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Device Fingerprinting Takes a Step Forward as the GPU Becomes the Focus

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Tracking users and devices as they browse the web is a common thing these days and has been for many years. The technology has evolved from the original tracking cookie to some of the more advanced methods in use now, but the concept is the same. How can someone identify an object on the internet and follow it. Regardless of whether the information is used for “legitimate” or nefarious purposes, the technology remains and continues to move forward.

Most people are going to be familiar with user tracking due to advertising or site analytics from places like Google. The scripts used to collect information on a person viewing or visiting a site are well known and documented. This is a mostly benign use of the technology as it just allows for an understanding of the traffic in place and optimizing content and/or ads presented to the people visiting. The other side of this might be in terms of law enforcement and tracking suspects during an investigation (probably though the inaccurate lens of TV and Movies). However, this is just the tip of the iceberg.

The tagging and tracking of people or devices as they move through the internet can and has been used by state level and criminal threat actor groups. Identifying and collecting the habits of someone in a target organization can give the attacker a wealth of information and help identify potential avenues of attack especially when the target is a high-profile one. This type of tracking is typically part of the lead up to a targeted attack if it is not found and stopped.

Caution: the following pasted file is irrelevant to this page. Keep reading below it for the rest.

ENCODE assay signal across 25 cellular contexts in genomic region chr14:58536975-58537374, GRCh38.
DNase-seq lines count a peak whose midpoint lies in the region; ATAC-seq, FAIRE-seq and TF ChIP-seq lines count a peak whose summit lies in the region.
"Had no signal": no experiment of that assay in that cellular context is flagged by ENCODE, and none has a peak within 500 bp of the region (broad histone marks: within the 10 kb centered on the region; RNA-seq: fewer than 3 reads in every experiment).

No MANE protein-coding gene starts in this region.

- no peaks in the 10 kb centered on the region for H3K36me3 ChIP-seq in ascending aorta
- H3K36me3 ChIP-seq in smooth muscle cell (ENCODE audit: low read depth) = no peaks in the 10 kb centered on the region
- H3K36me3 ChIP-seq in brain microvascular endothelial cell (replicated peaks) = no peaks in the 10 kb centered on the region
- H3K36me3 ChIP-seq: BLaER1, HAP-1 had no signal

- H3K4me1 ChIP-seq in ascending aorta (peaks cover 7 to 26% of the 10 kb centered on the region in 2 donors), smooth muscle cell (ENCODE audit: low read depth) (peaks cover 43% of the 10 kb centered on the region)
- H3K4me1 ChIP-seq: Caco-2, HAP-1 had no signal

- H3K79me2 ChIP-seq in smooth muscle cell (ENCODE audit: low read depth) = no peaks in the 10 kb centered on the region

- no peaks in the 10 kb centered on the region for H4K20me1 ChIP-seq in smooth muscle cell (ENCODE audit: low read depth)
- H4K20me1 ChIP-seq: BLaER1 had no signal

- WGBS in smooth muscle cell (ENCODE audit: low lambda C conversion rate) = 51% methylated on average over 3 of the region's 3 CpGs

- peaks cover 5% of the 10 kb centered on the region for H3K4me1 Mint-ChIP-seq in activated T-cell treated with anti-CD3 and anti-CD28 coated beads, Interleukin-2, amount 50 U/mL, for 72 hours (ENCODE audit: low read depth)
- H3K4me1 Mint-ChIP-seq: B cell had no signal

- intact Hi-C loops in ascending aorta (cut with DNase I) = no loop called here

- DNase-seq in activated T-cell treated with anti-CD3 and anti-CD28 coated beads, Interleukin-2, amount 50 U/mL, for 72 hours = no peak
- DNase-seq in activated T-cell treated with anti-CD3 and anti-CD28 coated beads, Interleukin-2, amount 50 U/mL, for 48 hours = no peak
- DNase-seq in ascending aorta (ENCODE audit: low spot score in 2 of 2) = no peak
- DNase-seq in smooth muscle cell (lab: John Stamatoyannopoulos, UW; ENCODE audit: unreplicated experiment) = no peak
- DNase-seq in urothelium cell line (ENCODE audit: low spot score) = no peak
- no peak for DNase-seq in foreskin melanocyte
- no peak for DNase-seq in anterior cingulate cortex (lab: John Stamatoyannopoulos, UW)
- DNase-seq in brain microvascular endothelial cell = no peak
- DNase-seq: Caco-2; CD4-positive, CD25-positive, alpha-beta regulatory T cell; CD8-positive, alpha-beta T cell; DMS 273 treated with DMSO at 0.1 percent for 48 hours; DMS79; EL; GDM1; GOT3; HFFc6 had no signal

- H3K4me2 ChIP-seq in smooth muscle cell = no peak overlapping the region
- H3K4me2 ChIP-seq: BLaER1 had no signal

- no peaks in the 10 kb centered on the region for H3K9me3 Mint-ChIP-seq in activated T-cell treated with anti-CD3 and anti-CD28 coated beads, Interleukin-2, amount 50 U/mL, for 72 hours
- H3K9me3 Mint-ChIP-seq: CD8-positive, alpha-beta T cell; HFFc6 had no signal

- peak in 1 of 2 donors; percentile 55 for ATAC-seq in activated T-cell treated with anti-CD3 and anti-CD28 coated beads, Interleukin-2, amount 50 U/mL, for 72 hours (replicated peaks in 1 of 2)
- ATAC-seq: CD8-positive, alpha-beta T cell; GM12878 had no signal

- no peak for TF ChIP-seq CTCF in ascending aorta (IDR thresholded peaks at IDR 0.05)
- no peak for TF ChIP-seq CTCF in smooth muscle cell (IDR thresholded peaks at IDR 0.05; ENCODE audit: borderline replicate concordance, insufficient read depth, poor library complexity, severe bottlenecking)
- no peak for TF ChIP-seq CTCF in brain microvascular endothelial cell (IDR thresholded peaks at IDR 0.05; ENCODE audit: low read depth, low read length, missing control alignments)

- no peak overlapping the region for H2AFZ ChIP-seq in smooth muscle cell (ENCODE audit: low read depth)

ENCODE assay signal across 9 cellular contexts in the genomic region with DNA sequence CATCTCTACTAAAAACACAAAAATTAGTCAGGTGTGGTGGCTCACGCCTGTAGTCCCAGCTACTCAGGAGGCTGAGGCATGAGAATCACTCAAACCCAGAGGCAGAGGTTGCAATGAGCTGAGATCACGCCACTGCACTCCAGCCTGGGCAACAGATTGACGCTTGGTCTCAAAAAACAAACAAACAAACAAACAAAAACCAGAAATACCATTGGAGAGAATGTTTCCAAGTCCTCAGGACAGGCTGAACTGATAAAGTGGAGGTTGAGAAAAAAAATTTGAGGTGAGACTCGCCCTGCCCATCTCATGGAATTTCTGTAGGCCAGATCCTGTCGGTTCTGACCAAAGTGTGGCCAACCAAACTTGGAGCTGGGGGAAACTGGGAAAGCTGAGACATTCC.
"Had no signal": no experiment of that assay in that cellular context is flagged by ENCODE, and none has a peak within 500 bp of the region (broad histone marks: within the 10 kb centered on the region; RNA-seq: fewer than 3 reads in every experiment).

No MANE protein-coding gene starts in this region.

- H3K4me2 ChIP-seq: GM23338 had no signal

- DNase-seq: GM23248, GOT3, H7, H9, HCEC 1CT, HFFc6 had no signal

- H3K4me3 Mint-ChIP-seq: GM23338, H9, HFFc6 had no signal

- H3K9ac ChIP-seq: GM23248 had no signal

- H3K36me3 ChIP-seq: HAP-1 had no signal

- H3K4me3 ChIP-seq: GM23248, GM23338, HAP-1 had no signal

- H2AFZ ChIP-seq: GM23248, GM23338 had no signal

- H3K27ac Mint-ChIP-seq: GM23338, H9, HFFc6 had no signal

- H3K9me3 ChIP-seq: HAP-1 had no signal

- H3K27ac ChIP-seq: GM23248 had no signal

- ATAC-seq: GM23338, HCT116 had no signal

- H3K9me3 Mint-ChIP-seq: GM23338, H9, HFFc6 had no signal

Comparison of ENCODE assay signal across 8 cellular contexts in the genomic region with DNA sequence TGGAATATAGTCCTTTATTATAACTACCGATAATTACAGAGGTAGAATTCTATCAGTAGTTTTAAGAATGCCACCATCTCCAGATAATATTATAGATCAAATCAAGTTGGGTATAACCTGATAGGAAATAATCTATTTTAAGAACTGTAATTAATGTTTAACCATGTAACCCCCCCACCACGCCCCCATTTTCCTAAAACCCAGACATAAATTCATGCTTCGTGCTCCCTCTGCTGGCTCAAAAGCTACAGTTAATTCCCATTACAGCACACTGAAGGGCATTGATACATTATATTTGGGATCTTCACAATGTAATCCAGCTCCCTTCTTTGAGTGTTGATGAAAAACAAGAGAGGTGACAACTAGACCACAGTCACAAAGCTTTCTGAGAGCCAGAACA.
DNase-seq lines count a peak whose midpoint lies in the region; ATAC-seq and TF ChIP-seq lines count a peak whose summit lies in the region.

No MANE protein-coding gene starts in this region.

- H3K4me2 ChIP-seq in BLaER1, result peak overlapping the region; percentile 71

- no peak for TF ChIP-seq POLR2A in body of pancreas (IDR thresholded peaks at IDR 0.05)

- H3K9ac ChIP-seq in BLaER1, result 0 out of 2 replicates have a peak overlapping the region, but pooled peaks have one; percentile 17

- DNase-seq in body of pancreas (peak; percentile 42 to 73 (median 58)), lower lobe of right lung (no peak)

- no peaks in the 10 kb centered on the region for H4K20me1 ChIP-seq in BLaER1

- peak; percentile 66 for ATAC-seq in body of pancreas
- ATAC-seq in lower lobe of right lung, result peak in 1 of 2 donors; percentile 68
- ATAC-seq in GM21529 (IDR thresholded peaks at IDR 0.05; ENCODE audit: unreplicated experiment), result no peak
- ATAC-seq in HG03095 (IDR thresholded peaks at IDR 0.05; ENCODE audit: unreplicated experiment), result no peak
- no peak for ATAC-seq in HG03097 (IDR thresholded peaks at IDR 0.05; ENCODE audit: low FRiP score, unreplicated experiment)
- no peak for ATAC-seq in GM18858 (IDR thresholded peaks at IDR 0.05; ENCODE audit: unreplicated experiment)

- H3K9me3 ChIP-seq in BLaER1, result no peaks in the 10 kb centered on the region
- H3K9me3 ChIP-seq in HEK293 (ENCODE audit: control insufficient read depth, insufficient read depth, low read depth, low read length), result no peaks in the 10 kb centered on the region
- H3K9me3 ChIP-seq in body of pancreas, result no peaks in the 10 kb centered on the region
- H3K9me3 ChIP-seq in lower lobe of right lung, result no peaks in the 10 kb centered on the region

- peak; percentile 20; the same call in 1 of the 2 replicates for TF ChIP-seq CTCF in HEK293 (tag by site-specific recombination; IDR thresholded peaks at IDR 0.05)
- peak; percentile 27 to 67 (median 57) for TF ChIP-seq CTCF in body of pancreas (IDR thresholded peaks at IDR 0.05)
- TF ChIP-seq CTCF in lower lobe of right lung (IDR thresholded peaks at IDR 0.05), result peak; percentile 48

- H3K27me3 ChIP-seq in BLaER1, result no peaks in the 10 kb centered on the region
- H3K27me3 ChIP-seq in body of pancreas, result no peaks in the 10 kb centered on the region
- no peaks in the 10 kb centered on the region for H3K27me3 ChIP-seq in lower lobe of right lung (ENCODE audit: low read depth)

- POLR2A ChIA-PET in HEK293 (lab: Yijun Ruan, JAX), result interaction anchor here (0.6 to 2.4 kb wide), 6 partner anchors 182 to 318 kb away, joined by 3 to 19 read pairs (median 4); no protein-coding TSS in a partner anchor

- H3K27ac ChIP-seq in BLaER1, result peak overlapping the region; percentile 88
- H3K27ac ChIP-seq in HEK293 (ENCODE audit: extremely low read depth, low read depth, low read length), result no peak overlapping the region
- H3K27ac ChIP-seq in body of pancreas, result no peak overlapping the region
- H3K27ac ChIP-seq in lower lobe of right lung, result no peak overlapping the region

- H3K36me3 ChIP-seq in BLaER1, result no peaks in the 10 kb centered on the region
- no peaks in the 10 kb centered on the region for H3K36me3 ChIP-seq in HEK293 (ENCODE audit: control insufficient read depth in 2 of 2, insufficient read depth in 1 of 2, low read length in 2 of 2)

The dangers of this level of detail in tracking have been known about for years and there are finally some steps in the right direction to help offset the risks involved with protecting a person’s privacy. These steps also help in making it harder to track a target using the common cookie and browser fingerprinting methods.

Now a group of researchers have found a way to leverage the information collected about a device’s GPU to create a reliable hardware fingerprint. The method uses unique properties of the GPU to compile the signature. The collection method can be through a JavaScript (much like current methods) and does not require any privileges to run.

Using the WebGL API the new tracking method is able to clock the time that it takes to render different graphics primitives. By running different primitives through different GPU execution units, the method can develop a very accurate picture of the GPU in question. It is sophisticated enough that it can differentiate between devices with the exact same hardware and software. It is an impressive technology, and all brought to you by the people that want to load web pages faster with GPU based rendering of code. Tracking using this type of identification is only going to get batter as more and more objects are pushed into the highly parallel processing on the GPU.

There are ways to stop this including JavaScript blocking and disabling GPU rendering (along with associated technologies). However, these each have their own impacts to web performance and visibility. It would be nice, if instead of needing to disable all this stuff the people that push for these new standards look at the potential effects to security and privacy before they release them. That is not likely to happen though as technologies like this are like a drug to the big data groups like Facebook, Google, and others.

Last modified on Tuesday, 01 February 2022 10:46
Sean Kalinich

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